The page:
Amb. Takeshi Akahori began with a summary of the outcomes of the Hiroshima G7 Summit in 2023, which he offered in 9 letters: GHA (Global Health Architecture), UHC (Universal Health Coverage), and R&D (Research and Development). He emphasized Japan’s early achievement of UHC in 1961 and how strengthening the healthcare system to overcome the ongoing TB epidemic of that time contributed to UHC. Ambassador Akahori mentioned that Japan has prioritized global health in G7/G8 summits since 2000, when Japan hosted the G8 Summit in Okinawa, and later began highlighting UHC as well. He recognized JCIE’s long-term contributions toward putting global health at the center of Japanese diplomacy. He explained that Japan’s focus on UHC also directly relates to its policy endorsing human security, which was partially conceptualized by Sadako Ogata, the former head of UNHCR and president of JICA. Ms. Ogata emphasized human security as encompassing three components: freedom from fear, freedom from want, and the ability to live a life of dignity, which are all related to global health.
Hon. Loyce Pace recognized the importance of pulling together the themes of the three 2023 UN High-Level Meetings, noting that the meetings are not just about tuberculosis, UHC, and PPR, but about uplifting health, access, and the importance of systems and architecture including key components such as data or workforce. She stressed how, while the world has witnessed what can be done through work against TB, HIV, and malaria, progress in the fight against these diseases has now stalled and is at risk of not moving forward due to setbacks from COVID-19. Pointing out that 2023 is the midpoint to 2030 Sustainable Developmental Goals (SDGs), Ms. Pace noted that a holistic systems approach to the fight against the three major infectious diseases could turn the tide around, and that doing so is a priority of the current US administration.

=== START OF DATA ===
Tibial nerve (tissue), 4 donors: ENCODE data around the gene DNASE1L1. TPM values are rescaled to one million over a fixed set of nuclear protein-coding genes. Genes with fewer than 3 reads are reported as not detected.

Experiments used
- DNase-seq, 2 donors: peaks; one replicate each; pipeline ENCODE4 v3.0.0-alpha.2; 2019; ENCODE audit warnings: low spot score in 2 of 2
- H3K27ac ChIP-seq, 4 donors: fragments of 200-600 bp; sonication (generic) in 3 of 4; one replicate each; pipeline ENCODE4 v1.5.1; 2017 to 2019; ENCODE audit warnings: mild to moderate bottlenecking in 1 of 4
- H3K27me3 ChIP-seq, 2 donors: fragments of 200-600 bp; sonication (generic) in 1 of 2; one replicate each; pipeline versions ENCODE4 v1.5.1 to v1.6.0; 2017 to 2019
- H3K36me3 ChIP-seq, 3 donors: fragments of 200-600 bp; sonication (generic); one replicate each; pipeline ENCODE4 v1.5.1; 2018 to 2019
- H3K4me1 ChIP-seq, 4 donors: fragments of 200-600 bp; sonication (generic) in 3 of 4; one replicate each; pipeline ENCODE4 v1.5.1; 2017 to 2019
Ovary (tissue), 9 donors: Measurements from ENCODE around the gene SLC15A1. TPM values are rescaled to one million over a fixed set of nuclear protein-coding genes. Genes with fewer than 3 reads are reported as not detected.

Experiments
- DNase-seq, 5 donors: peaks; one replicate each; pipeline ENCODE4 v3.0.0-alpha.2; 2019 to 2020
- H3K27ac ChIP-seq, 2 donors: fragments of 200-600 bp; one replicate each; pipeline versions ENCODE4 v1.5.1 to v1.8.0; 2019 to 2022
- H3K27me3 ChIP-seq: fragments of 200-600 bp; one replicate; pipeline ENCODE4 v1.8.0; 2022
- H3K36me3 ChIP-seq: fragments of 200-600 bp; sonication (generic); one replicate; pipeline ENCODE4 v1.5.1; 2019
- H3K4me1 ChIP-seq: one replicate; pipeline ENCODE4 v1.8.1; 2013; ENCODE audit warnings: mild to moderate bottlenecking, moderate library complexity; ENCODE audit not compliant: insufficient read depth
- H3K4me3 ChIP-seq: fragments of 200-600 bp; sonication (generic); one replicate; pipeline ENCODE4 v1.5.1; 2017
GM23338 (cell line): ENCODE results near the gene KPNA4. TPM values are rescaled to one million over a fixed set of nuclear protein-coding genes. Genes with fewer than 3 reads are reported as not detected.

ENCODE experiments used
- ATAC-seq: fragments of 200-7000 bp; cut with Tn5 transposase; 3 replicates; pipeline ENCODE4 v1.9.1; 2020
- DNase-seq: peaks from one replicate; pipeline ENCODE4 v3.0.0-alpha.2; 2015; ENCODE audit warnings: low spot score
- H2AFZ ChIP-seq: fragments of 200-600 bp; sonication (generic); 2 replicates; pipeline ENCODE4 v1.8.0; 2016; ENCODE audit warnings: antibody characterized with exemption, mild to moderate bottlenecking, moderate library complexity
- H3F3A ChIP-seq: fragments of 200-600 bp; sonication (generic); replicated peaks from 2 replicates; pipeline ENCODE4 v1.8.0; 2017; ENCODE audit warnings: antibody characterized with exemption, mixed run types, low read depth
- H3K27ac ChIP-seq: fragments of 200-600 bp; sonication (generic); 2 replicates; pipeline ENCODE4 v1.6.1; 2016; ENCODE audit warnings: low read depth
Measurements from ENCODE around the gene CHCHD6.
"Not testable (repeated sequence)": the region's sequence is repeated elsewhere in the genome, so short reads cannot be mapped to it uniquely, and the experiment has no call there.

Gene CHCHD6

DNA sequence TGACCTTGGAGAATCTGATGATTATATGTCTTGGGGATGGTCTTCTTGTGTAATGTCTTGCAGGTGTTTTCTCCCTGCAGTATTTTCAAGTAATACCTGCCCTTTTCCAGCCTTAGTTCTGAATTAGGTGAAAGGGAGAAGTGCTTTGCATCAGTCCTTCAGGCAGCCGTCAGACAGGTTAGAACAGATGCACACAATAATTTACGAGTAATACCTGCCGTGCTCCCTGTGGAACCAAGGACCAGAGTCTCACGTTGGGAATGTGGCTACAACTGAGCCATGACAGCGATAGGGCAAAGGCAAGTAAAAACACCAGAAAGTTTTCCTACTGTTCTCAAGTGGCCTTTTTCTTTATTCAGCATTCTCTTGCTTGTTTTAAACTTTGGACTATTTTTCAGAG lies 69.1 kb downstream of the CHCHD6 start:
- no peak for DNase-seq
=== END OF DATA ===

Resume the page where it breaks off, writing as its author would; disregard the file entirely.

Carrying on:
Ms. Pace also discussed the need to address all of the issues that intersect with health, including climate change, interstate conflicts, and biosecurity, among others, and to think of a way forward beyond UNGA to COP28, in particular on the climate-health nexus. She noted that challenges remain to better understand and articulate the relationship between these issues and health, link policies, ensure that the efforts on respective issues are complementary, and make cross-sectoral efforts to reach the goals of the SDG2030.
Amb. Anne-Claire Amprou reiterated France’s unwavering commitment to multilateralism in shaping a new global health architecture, noting that the COVID-19 crisis has shown the value of multilateralism. Adding to Ms. Pace’s comments, Ambassador Amprou also spoke on the connection between global health and climate change, and how the Global Fund is aware of this nexus, particularly as it relates to malaria. She noted that these intersecting issues have illustrated a need for new instruments, and that solidarity and multilateralism should remain central to global health efforts. In response to Ambassador Akahori, Ambassador Amprou and other speakers agreed that multilateralism only makes sense if it involves all stakeholders, particularly in reference to the Future of Global Health Initiatives (FGHI) discussions.
The panelists engaged in a Q&A session with the audience. Questions addressed included how to ensure that health is seen as an investment rather than an expenditure, how to strike the balance between disease-specific activities and broader systems, how the Global Fund can act with speed at times of crisis, and what role the Global Fund can play in defending human rights and LGBTQ+ populations.